1. Create index entries.
  2. Build the index.
  3. Clean up your index.

1. Create index entries

  1. Scroll through your entire document and search for words and phrases that you want to appear in the index. Select only occurrences with substantial descriptions, not just mere mentions.
  2. Create an index entry, depending on your help-authoring tool or other software. Edit the entry to avoid all unnecessary words, such as articles (“a” or “the”) and prepositions (“in” or “by”, etc.).

When creating index entries, consider these issues:

  • Redundant entries, where you have several entries for the same thing, may seem wasteful and confusing. However, if users are likely to search for the word “equity” in addition to “stocks”, consider using one of the terms to refer the reader to the other entry.
  • Cross-references between index entries is a suitable compromise between usability and completeness: Of course, it is an extra step for the reader to move from the entry “Equity: see Stocks” to the “Stocks” entry. On the other hand, it is much more difficult for writers to keep both entries “Equity” and “Stocks” complete and identical over time. Which do you prefer, as a reader and as a writer: Is it okay for readers to move to a second entry? Or should the page numbers be at each entry?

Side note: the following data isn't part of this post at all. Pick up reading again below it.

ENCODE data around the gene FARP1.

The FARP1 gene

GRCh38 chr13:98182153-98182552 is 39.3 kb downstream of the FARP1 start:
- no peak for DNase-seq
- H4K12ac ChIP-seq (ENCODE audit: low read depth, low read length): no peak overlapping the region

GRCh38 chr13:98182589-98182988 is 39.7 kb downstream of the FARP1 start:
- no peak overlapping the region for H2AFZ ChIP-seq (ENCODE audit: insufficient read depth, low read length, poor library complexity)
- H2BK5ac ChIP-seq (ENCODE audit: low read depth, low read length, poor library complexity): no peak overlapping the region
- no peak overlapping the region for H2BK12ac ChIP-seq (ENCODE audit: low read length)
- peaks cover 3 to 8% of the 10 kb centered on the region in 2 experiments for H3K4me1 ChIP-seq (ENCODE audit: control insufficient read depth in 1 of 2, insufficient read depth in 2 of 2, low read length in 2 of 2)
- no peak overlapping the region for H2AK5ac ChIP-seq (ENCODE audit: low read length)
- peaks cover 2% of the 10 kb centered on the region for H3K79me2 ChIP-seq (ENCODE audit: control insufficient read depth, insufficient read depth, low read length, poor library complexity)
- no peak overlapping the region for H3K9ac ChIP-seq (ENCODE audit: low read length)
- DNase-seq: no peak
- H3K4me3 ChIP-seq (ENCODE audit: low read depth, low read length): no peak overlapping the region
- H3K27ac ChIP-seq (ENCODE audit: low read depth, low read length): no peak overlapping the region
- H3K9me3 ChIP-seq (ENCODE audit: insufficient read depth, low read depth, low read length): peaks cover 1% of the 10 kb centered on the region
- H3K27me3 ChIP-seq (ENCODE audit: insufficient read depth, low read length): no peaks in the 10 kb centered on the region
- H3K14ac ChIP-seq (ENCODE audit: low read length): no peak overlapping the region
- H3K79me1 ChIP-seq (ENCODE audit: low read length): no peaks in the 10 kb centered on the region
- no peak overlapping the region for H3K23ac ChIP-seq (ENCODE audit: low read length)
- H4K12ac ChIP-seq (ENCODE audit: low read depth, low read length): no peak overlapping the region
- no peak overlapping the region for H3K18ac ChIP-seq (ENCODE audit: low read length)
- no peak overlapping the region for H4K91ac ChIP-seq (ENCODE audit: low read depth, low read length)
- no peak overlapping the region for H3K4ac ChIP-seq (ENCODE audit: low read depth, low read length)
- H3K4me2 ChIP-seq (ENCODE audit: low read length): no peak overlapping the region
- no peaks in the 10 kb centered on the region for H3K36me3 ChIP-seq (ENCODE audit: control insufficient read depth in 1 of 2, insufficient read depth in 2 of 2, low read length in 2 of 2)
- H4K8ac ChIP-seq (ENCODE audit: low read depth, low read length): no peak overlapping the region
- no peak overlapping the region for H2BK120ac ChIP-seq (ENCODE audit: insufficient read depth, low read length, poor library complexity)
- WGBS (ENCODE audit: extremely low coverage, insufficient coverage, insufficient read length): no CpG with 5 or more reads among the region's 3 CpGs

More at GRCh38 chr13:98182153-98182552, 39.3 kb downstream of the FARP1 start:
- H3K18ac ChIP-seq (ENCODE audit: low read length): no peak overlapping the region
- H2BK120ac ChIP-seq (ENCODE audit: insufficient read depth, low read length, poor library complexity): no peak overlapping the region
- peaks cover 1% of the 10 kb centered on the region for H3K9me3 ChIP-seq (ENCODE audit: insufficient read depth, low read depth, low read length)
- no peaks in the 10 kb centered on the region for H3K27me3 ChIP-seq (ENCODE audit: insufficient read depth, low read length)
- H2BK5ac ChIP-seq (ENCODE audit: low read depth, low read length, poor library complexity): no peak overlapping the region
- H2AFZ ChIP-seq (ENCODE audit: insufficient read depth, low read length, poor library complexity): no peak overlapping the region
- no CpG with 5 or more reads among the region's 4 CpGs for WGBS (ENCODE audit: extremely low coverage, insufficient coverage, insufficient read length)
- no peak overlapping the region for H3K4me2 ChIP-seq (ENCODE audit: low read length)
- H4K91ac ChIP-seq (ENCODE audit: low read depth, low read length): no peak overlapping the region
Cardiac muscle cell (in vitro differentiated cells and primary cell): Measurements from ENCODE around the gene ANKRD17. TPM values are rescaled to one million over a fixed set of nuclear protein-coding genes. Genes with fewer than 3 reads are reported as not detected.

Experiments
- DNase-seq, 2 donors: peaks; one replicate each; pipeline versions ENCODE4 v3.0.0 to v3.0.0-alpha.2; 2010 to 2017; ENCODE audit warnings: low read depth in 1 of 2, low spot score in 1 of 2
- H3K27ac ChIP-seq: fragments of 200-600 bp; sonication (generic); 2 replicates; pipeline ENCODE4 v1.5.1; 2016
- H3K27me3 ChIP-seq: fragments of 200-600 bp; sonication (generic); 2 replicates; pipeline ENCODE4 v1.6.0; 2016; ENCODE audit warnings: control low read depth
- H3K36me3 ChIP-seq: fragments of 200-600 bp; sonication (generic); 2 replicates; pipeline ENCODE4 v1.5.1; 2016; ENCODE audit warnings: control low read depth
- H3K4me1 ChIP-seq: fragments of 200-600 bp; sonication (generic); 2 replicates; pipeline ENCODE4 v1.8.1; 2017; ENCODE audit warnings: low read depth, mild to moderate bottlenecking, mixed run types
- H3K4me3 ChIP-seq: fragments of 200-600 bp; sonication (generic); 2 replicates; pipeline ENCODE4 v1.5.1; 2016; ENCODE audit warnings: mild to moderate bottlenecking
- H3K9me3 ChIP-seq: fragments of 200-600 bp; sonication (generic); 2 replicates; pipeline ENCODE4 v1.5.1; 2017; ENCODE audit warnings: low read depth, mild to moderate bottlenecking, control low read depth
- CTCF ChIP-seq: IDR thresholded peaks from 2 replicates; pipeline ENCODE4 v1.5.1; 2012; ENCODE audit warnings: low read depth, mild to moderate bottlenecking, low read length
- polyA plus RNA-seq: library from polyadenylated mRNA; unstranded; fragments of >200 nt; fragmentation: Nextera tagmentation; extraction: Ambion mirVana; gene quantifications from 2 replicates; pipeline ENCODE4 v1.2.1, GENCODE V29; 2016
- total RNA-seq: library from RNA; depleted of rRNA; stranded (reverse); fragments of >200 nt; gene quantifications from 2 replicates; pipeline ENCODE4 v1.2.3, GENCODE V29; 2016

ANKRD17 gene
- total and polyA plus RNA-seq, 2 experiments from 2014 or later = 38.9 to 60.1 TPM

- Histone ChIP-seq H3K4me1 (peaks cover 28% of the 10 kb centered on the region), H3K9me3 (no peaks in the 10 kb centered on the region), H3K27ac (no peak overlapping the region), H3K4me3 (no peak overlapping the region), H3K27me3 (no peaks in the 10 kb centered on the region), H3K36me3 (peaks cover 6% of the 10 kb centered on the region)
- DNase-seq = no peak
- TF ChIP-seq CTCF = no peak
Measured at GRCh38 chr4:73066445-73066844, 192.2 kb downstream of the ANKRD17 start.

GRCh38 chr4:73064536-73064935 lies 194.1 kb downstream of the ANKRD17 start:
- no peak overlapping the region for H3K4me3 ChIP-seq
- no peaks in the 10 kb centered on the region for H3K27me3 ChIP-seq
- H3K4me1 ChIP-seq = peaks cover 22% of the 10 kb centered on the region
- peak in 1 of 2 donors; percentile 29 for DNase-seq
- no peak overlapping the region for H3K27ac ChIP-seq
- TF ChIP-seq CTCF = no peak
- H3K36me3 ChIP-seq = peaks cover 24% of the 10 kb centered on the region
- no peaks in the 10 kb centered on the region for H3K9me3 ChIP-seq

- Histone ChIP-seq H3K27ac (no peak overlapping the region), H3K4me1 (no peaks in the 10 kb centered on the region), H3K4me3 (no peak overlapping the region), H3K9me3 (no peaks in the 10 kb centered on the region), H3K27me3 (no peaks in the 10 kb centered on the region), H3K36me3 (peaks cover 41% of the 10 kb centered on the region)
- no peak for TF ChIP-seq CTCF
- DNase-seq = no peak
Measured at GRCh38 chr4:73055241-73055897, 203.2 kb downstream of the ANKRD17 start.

• Nested entries can help you to structure your index and alert the user to hierarchies of concepts and functions. It also cleans up your index by avoiding redundant words. Don’t have more than two levels, however. What’s your experience: Are nested entries helpful or generally confusing to readers?

2. Build the index

At any time after creating your first index entries, create and preview your index, depending on your help-authoring tool or other software.

3. Clean up the index

After you have created all index entries, rebuild and update your index. Then review the existing index for inconsistencies and go back to the index marks in the text to correct the following issues: